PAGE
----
After her return from eye surgery, Blankenship had on post-operation "goggles."
Plus wearing gowns, gloves, goggles and masks imparts an eerie moonwalk sensation as one enters the facility.
The photograph confirms there was also unmistakable delight in the eyes behind her goggles.
By night, he hunts with ghosts with goggles and a K2 device.
In gowns, boots, goggles, and masks, the men will lower the body into a 6-foot grave below.
Carley searched her pockets for her goggles, only to ascertain that she had forgotten them.
He pushed up his goggles and gazed at her, absolutely bewildered.
He used his own goggles the whole way, but then, he was the only one who became snow-blind.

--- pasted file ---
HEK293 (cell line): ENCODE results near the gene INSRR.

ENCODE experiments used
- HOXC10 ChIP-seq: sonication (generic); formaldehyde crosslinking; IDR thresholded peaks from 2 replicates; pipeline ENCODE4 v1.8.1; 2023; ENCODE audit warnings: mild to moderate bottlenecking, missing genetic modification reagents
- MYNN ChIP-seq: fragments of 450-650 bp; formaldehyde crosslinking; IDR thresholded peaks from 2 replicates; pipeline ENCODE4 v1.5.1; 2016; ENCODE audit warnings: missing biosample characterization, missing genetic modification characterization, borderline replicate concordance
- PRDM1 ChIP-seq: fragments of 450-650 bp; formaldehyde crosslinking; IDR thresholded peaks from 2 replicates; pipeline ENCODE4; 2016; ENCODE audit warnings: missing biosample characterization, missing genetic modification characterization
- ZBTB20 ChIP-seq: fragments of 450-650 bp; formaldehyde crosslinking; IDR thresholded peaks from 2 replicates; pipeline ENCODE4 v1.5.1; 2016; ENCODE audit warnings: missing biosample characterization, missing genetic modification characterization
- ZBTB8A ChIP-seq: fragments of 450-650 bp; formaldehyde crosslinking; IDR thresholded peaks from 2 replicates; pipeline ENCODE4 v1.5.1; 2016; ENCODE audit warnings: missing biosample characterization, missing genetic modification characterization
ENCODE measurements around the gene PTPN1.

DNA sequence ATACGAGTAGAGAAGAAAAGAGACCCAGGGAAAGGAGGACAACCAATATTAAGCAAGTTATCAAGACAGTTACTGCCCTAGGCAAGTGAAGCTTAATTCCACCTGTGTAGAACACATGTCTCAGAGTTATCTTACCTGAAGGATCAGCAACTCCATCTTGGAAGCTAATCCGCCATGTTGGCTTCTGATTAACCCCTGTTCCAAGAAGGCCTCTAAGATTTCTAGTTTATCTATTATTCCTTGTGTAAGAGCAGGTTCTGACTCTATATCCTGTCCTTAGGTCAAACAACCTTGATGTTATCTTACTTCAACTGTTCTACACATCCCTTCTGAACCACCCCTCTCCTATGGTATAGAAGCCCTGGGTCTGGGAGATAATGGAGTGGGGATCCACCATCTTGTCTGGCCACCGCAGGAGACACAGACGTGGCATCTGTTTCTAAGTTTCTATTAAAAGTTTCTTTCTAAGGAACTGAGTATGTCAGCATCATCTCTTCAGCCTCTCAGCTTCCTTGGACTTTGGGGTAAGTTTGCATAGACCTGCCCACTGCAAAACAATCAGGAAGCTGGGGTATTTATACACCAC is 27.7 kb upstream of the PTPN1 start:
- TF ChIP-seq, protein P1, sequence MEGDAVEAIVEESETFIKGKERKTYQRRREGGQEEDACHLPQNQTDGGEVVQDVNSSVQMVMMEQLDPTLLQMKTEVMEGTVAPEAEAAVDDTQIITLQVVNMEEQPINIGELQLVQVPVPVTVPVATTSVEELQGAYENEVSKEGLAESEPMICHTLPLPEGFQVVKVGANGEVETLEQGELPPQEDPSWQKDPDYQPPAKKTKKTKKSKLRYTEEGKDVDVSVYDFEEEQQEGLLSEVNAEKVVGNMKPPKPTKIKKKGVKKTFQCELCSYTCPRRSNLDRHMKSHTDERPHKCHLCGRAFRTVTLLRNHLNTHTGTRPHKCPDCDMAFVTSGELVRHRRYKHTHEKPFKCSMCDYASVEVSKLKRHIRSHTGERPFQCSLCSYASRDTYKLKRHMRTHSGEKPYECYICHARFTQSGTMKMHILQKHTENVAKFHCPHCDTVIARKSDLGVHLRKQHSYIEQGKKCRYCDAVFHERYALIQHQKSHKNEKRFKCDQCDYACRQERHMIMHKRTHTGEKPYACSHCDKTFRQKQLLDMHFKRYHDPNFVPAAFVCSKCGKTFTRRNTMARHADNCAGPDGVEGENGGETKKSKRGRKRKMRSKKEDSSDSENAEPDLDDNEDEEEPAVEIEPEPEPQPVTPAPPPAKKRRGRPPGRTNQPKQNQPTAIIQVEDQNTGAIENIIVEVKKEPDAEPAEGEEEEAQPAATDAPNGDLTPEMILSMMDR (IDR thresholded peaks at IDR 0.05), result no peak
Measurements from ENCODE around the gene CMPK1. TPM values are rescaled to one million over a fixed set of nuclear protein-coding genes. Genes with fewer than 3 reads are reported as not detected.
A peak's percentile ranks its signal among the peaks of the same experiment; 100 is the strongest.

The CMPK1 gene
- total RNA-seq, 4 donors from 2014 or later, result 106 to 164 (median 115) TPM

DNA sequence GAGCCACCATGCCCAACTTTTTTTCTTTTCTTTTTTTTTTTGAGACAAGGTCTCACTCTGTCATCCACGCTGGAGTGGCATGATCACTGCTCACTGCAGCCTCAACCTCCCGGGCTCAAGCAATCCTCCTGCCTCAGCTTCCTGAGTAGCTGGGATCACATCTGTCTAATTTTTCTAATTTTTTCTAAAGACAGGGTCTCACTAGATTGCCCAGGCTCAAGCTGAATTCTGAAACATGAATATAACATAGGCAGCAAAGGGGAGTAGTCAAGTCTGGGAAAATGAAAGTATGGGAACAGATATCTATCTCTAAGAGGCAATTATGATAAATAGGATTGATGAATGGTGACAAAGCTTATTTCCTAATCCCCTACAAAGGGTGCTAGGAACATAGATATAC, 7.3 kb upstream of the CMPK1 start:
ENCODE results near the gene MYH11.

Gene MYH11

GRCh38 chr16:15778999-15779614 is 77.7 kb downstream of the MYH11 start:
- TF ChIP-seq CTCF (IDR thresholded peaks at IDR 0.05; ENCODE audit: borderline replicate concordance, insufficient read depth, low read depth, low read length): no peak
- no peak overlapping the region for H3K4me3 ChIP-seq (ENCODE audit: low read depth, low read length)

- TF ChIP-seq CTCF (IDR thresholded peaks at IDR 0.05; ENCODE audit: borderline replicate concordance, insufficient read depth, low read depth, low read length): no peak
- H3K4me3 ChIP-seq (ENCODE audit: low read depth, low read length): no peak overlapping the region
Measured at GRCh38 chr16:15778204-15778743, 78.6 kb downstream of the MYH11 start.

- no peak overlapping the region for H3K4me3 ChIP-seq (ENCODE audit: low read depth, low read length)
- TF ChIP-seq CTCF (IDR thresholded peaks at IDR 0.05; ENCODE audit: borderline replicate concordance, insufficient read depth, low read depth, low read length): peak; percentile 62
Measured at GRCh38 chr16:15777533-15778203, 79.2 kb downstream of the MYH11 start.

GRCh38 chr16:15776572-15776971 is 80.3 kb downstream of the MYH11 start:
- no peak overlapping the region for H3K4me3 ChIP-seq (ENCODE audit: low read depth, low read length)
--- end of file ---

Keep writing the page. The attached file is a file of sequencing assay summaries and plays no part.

"Very," coolly agreed Lestrange, rising and removing his goggles.
The driver peered at her through his goggles in a questioning, hesitating manner.
1530s, from Middle English gogelen "to roll (the eyes) about" (late 14c.), influenced by Middle English gogel-eyed "squint-eyed, one-eyed" (late 14c.), of uncertain origin, perhaps somehow imitative. As a surname (Robert le Gogel) attested from c.1300. Related: Goggled; goggling. As a noun, 1650s, "goggling look;" earlier "person who goggles" (1610s).
Eyeglasses: I can't read that without my goggles (1836+)